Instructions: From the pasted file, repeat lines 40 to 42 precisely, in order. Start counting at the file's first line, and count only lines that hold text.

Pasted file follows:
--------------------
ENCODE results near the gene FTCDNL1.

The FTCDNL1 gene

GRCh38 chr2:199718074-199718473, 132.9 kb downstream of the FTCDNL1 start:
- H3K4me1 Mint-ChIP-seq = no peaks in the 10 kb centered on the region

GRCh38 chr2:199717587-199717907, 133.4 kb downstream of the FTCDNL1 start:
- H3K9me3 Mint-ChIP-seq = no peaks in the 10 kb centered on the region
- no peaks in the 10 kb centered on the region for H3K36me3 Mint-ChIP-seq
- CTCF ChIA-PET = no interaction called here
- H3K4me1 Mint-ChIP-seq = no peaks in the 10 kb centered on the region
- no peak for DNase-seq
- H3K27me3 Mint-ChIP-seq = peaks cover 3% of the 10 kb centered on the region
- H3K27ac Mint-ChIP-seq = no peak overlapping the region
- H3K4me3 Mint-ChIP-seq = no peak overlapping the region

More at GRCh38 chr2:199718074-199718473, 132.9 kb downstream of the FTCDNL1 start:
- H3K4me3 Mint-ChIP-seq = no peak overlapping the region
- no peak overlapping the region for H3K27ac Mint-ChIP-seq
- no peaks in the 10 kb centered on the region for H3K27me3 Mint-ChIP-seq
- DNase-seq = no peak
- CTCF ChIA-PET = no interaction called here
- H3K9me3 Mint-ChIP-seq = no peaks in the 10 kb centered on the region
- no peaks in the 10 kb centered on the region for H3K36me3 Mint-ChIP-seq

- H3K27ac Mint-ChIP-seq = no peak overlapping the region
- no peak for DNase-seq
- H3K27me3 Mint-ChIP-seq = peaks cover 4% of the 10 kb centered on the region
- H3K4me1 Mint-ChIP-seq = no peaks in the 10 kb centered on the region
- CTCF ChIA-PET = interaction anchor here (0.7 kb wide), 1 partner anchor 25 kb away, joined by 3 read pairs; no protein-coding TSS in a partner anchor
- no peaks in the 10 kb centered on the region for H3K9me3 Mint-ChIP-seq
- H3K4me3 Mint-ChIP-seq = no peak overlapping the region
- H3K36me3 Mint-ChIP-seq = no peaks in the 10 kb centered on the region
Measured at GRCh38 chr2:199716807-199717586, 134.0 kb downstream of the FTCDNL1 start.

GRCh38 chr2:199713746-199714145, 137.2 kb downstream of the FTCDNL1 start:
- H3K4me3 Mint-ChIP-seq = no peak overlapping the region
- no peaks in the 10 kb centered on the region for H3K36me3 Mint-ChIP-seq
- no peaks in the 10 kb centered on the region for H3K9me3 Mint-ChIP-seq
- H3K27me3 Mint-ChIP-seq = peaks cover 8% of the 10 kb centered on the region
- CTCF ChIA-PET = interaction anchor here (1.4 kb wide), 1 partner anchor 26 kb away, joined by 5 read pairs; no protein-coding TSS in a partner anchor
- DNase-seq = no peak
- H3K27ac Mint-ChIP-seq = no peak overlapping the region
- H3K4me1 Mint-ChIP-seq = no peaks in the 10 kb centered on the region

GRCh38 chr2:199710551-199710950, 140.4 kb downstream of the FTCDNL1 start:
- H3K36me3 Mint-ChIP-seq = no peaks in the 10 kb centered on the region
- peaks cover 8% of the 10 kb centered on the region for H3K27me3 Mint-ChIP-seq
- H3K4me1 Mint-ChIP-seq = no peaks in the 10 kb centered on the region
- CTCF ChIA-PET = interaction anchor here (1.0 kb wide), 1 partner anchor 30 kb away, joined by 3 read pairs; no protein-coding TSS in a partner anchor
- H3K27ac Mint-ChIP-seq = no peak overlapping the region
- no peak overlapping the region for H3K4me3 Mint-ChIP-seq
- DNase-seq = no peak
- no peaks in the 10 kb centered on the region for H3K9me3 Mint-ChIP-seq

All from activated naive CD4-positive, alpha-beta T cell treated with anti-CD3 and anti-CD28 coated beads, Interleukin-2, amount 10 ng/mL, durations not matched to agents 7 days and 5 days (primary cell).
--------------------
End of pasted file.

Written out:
GRCh38 chr2:199710551-199710950, 140.4 kb downstream of the FTCDNL1 start:
- H3K36me3 Mint-ChIP-seq = no peaks in the 10 kb centered on the region
- peaks cover 8% of the 10 kb centered on the region for H3K27me3 Mint-ChIP-seq